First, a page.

I grew up in the ’90s and early ’00s, when virtually all advertising on children’s television was for junk food. In fact, I still remember quite a few ad campaigns all these years later. Who could forget Sonny the Cuckoo Bird, who was famously cuckoo for Cocoa Puffs? Or the silly rabbit, who couldn’t seem to comprehend that Trix are for kids, no matter how many times he was told?

Well, times are different now. Hardly anybody watches cable anymore; it’s all about YouTube. While there are now fewer opportunities for major brands to push their sugar-laden wares to kids via traditional 30-second ad spots, that doesn’t mean young viewers are protected from the most craven marketing tactics. Via YouTube influencers, the persuasive tactics have burrowed their way deeper into the programming itself.

Although YouTube banned food ads on children’s content in 2020, a new study from the University of Connecticut found that those foods are very often featured in content specifically targeted at kids. In the study, 66% of videos from the most popular kid-influencers on YouTube contained at least one appearance of food, whether explicitly branded or not. Of the explicitly branded appearances, 42% were candy while “sweet/salty snacks, sugary drinks, and ice cream” made up a combined 32%.

Example of data from the study, which differentiates between the types of foods and the manner in which they appear onscreen.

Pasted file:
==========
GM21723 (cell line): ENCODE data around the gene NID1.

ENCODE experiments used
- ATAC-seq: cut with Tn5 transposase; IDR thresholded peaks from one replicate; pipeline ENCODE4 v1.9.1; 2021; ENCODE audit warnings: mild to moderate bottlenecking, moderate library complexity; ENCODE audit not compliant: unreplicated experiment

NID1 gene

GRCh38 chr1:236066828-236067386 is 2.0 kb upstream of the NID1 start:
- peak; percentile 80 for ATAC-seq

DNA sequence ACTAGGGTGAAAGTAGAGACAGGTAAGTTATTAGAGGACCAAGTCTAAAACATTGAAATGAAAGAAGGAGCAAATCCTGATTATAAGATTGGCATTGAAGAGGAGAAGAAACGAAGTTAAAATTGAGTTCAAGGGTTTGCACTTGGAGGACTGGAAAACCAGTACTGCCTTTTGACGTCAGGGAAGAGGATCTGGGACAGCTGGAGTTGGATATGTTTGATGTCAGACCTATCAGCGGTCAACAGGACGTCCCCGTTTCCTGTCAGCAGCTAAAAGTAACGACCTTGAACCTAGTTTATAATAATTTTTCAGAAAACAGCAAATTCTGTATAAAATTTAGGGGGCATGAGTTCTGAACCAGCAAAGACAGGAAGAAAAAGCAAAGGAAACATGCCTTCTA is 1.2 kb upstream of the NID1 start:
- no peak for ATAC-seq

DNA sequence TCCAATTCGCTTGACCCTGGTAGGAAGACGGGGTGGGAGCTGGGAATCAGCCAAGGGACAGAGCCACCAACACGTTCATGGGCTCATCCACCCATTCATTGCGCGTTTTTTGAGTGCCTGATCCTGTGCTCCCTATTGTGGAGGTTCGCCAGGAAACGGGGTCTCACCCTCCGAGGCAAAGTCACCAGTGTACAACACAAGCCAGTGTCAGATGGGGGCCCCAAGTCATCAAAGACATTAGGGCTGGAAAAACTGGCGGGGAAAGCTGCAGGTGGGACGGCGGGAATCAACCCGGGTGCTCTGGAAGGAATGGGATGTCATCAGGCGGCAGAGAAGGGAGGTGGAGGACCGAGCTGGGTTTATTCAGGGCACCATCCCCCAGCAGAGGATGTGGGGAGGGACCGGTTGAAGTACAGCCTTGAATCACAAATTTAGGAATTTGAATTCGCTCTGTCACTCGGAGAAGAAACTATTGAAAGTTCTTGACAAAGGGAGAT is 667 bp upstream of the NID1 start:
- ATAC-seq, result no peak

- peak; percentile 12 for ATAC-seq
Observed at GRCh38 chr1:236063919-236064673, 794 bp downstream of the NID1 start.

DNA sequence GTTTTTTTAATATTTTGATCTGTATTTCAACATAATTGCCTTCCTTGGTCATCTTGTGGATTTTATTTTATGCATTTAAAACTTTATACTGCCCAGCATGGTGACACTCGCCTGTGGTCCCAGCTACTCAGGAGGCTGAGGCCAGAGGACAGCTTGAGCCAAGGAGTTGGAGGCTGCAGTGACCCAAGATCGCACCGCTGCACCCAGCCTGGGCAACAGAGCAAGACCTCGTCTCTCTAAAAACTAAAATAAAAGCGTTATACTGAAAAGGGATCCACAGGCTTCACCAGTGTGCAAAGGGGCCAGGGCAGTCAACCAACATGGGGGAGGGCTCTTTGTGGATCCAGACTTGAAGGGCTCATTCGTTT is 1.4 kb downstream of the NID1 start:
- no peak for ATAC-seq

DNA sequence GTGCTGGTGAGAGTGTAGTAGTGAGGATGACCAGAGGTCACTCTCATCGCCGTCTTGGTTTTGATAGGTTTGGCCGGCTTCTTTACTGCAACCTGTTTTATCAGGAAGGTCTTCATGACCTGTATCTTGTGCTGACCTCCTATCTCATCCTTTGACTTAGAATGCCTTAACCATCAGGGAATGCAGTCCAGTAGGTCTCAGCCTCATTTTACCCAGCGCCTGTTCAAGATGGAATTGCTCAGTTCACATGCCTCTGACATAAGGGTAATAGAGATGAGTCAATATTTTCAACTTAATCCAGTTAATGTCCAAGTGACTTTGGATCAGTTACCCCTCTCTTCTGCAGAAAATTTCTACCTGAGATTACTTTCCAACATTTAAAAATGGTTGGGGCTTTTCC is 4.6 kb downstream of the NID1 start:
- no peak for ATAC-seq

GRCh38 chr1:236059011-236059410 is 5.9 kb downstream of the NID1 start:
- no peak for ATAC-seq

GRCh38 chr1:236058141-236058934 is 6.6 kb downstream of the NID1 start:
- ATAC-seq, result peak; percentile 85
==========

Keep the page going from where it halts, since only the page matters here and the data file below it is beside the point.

Example of data from the study, which differentiates between the types of foods and the manner in which they appear onscreen.
Screenshot: Wiley Online Library

The YouTube algorithm mostly pushes me videos of Drag Race podcasts and old episodes of To Catch a Predator, so the whole concept of “child influencers” is new to me. It’s pretty much the modern-day version of a child star, and these child internet celebs seem to have as much pull as their predecessors: Per a Common Sense Media study, 27% of 5- to 8-year-olds actively subscribe to at least one kid influencer on YouTube. (That stat blows my mind. How are 5-year-olds even using YouTube?!)

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Rather than explicit ads breaking up the programming, these videos slyly feature products as part of the plot. One channel, Like Nastya Show, has over 42 million subscribers. In one of the young creator’s videos, which has 23 million views, Nastya keeps pulling sweet treats out of her lunchbox, only to be one-upped by her friend who has supersized sweet treats.

The study concluded that YouTube needs to do a better job “to protect young children from potential exposure to unhealthy branded foods.” Again, American children have long been directly marketed unhealthy foods; it’s just the manner of marketing that’s different, and more insidious.

Presumably, these child influencers are being exploited by the adults around them, just like the child stars of yore. Like Nastya Show, for example, features several motion graphics in each video, and I doubt a child with baby teeth knows how to use After Effects. Measures should certainly be put in place to protect child influencers and their viewers equally. I hope Nastya has a Coogan account.



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